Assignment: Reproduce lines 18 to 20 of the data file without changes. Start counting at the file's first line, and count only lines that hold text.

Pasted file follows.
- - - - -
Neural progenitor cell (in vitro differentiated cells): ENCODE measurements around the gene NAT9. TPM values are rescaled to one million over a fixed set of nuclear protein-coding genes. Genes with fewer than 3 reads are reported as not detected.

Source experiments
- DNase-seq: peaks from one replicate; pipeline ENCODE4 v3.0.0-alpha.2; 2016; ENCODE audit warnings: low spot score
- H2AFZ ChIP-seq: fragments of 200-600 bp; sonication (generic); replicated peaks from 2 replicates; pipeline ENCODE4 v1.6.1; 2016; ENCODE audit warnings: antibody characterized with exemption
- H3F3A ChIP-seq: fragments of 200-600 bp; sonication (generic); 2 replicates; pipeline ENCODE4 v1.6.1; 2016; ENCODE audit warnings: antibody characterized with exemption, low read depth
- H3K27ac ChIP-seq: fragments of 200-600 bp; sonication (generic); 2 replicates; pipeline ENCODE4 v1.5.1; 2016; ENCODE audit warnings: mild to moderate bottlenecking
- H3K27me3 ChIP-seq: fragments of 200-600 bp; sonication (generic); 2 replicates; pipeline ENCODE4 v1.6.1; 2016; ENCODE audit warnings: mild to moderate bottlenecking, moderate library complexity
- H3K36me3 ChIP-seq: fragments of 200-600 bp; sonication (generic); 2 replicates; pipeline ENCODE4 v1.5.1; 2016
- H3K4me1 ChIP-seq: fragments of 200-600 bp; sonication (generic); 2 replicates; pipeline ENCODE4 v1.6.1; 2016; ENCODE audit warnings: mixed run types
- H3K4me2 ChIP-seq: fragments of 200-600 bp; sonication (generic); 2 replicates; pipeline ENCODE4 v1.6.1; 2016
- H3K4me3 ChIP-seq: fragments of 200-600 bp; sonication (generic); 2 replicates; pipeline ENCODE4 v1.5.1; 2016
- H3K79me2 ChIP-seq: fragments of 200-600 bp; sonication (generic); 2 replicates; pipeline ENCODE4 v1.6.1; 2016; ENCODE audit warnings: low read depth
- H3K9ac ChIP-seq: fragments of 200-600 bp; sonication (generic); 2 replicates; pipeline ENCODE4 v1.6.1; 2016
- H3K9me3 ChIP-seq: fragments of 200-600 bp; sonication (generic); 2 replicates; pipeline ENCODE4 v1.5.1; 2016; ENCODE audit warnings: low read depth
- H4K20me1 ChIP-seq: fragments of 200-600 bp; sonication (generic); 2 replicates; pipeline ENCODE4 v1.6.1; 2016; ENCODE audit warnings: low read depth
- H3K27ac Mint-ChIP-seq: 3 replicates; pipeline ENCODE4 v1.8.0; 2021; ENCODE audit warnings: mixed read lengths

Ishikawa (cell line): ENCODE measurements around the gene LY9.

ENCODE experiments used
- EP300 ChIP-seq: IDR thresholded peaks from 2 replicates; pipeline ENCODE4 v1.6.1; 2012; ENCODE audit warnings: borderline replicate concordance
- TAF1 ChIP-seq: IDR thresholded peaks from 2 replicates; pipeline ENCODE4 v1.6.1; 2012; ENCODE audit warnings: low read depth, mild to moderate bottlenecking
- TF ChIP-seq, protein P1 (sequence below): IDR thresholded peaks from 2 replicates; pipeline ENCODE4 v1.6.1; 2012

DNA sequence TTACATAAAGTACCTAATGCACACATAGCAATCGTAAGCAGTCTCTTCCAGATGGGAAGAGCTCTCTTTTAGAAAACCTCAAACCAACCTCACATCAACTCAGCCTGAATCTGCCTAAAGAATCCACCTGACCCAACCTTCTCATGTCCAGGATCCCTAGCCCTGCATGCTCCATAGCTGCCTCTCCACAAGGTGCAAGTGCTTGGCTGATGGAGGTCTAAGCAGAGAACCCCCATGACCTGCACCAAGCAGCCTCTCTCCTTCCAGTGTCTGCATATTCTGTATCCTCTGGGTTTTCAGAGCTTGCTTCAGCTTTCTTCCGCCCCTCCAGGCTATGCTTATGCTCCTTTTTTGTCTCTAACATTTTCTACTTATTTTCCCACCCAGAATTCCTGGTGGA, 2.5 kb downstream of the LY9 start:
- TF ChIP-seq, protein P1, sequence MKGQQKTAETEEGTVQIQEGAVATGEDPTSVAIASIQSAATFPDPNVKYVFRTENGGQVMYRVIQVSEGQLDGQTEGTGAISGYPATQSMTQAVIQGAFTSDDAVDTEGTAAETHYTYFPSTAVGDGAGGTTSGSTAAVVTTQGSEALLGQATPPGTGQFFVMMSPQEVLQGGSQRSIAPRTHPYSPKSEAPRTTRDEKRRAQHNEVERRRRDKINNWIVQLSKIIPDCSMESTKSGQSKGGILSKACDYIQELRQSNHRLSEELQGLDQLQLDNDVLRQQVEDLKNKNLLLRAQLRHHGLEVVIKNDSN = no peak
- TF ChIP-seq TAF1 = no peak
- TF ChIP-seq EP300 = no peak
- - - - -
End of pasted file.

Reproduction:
ENCODE experiments used
- EP300 ChIP-seq: IDR thresholded peaks from 2 replicates; pipeline ENCODE4 v1.6.1; 2012; ENCODE audit warnings: borderline replicate concordance
- TAF1 ChIP-seq: IDR thresholded peaks from 2 replicates; pipeline ENCODE4 v1.6.1; 2012; ENCODE audit warnings: low read depth, mild to moderate bottlenecking